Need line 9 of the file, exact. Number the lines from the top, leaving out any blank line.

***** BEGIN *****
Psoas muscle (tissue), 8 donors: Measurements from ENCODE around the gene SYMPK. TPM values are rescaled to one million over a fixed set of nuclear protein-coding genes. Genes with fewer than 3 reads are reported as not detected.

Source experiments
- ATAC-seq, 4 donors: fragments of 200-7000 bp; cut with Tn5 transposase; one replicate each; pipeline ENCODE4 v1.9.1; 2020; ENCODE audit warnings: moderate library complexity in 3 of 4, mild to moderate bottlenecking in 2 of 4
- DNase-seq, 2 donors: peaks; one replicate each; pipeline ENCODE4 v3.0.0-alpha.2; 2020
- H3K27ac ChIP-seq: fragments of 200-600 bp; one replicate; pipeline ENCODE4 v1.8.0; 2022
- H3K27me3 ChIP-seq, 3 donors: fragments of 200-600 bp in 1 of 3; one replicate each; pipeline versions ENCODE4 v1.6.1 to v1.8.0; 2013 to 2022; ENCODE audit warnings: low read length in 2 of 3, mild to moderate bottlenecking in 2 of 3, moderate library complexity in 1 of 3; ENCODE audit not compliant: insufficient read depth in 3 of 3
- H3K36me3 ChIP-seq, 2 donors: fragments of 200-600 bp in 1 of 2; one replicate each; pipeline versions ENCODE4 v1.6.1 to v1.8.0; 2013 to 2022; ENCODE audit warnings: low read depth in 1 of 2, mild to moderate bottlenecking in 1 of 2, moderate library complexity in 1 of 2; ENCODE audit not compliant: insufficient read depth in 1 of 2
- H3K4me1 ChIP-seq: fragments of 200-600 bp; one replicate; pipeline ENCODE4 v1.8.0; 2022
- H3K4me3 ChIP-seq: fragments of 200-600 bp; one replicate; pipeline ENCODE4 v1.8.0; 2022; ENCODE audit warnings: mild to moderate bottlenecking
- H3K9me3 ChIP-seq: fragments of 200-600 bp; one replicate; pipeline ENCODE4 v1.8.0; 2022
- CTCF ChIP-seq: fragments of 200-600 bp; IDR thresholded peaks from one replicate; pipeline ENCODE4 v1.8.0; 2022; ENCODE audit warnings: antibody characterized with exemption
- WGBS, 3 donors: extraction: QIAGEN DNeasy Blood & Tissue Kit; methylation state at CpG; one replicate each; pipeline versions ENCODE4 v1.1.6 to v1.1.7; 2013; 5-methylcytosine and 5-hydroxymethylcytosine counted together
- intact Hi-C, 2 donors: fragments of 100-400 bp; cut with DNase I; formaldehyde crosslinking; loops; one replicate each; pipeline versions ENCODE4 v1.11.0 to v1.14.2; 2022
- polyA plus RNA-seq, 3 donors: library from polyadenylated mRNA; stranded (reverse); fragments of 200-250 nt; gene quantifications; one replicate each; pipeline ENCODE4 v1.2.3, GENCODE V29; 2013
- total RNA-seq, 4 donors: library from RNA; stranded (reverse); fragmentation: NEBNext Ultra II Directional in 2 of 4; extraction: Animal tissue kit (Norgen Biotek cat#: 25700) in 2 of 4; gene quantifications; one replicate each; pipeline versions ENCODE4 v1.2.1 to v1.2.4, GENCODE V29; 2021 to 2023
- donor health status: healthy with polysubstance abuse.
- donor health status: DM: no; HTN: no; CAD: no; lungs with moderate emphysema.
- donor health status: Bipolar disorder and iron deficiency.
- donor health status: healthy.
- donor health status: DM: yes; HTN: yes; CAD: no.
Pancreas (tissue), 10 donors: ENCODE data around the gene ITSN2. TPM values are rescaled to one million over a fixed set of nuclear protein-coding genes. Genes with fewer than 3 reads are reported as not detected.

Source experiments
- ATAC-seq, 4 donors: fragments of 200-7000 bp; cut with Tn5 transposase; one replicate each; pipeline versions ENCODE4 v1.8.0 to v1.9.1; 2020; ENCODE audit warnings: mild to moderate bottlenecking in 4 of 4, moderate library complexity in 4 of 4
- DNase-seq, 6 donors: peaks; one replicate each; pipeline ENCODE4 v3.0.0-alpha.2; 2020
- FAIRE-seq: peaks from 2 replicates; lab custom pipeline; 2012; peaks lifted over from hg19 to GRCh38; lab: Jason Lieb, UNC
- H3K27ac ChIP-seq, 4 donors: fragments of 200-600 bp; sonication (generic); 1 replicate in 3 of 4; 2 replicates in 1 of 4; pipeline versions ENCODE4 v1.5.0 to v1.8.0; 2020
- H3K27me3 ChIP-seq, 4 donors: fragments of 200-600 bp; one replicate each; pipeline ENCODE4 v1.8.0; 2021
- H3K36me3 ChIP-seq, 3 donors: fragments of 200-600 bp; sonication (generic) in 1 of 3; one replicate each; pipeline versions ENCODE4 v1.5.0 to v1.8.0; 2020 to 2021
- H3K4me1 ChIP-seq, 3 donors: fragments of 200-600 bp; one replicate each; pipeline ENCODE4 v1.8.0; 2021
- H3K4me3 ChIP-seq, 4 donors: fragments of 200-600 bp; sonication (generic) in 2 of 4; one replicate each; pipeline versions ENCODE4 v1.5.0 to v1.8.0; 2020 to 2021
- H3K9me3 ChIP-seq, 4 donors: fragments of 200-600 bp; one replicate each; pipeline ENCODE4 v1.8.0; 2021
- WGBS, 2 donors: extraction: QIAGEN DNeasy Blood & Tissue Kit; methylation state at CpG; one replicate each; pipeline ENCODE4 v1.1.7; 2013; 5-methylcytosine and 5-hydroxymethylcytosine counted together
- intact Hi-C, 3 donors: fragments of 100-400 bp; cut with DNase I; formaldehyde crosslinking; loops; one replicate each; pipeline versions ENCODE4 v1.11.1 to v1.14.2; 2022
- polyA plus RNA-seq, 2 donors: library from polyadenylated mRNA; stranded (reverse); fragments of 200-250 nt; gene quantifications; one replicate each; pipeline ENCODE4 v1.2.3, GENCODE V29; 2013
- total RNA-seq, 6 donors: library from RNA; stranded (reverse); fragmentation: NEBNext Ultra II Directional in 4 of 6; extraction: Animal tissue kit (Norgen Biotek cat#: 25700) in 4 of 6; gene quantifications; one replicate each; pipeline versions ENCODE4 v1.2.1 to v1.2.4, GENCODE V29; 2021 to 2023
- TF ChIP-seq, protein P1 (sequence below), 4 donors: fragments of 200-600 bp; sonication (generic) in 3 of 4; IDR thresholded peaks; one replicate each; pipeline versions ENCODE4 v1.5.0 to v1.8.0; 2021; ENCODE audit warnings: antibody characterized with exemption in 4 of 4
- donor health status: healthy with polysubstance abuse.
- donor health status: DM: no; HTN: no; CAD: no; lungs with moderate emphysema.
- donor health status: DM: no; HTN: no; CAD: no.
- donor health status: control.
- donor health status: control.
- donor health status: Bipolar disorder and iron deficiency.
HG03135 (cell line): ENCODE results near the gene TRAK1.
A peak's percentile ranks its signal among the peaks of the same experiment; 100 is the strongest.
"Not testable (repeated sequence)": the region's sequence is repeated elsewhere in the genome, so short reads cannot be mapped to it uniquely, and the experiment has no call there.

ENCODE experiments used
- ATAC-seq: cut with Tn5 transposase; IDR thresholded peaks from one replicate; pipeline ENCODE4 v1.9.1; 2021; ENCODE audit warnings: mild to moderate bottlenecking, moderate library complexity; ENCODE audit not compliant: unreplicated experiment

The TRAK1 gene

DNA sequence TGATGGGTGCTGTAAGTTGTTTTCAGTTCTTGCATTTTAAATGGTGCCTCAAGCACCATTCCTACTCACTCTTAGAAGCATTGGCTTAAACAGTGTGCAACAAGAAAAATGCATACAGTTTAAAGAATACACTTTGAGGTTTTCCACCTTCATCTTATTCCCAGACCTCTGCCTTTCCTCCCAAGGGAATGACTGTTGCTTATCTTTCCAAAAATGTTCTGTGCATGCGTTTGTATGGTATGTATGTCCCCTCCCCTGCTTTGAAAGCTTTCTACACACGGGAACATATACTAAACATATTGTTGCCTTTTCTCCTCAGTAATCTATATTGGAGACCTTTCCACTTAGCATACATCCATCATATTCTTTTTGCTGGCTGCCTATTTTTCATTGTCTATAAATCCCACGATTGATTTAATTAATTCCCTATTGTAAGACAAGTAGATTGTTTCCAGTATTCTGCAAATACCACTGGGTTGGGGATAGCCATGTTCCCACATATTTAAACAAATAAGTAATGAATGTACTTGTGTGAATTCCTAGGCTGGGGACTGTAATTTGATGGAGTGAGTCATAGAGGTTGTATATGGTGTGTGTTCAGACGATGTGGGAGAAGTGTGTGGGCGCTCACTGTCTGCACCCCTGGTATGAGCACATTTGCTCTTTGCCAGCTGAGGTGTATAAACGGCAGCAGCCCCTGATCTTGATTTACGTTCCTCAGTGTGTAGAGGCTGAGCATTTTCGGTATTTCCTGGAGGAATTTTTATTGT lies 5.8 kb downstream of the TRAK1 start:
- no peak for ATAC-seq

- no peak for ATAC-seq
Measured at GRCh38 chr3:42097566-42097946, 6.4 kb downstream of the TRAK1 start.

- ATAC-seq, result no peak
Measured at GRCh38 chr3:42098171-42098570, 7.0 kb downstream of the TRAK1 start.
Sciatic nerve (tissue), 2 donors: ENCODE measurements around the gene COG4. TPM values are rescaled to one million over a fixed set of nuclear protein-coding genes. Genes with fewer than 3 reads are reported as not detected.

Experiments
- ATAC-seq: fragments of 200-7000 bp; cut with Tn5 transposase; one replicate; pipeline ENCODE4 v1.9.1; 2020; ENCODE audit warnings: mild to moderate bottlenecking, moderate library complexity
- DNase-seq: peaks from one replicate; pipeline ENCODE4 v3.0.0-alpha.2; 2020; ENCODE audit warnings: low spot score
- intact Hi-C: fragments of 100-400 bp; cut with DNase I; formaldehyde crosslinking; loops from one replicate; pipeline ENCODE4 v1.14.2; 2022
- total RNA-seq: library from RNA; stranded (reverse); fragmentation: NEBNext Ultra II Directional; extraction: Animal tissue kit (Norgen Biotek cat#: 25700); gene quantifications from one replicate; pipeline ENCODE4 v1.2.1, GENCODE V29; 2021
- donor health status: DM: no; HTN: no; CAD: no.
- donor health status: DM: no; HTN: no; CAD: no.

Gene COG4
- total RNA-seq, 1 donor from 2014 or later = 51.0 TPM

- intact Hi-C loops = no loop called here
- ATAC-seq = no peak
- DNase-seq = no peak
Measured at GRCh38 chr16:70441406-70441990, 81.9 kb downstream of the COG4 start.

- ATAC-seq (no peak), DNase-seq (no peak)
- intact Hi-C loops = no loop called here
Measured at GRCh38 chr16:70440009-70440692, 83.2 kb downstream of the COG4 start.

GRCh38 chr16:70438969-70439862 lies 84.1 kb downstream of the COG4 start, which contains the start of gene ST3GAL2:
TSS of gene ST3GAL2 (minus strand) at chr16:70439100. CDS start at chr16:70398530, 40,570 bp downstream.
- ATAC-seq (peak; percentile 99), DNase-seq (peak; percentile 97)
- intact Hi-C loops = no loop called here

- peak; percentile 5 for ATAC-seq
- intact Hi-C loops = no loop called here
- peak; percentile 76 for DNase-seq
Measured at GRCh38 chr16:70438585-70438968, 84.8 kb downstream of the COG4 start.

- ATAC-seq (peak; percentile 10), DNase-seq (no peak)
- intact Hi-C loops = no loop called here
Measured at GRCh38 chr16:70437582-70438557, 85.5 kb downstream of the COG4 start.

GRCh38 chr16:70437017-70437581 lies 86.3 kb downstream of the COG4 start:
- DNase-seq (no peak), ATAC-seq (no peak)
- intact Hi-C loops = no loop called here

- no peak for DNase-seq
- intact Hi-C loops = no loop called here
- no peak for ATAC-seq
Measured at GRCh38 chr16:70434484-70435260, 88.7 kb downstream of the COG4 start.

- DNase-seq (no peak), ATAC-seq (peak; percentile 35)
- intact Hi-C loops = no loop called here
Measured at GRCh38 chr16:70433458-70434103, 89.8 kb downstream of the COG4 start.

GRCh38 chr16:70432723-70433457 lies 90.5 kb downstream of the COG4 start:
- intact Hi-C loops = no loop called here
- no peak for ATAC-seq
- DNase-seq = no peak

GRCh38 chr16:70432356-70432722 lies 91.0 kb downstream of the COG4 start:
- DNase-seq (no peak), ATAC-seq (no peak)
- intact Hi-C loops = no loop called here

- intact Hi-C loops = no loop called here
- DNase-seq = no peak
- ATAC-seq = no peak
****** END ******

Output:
- H3K4me3 ChIP-seq: fragments of 200-600 bp; one replicate; pipeline ENCODE4 v1.8.0; 2022; ENCODE audit warnings: mild to moderate bottlenecking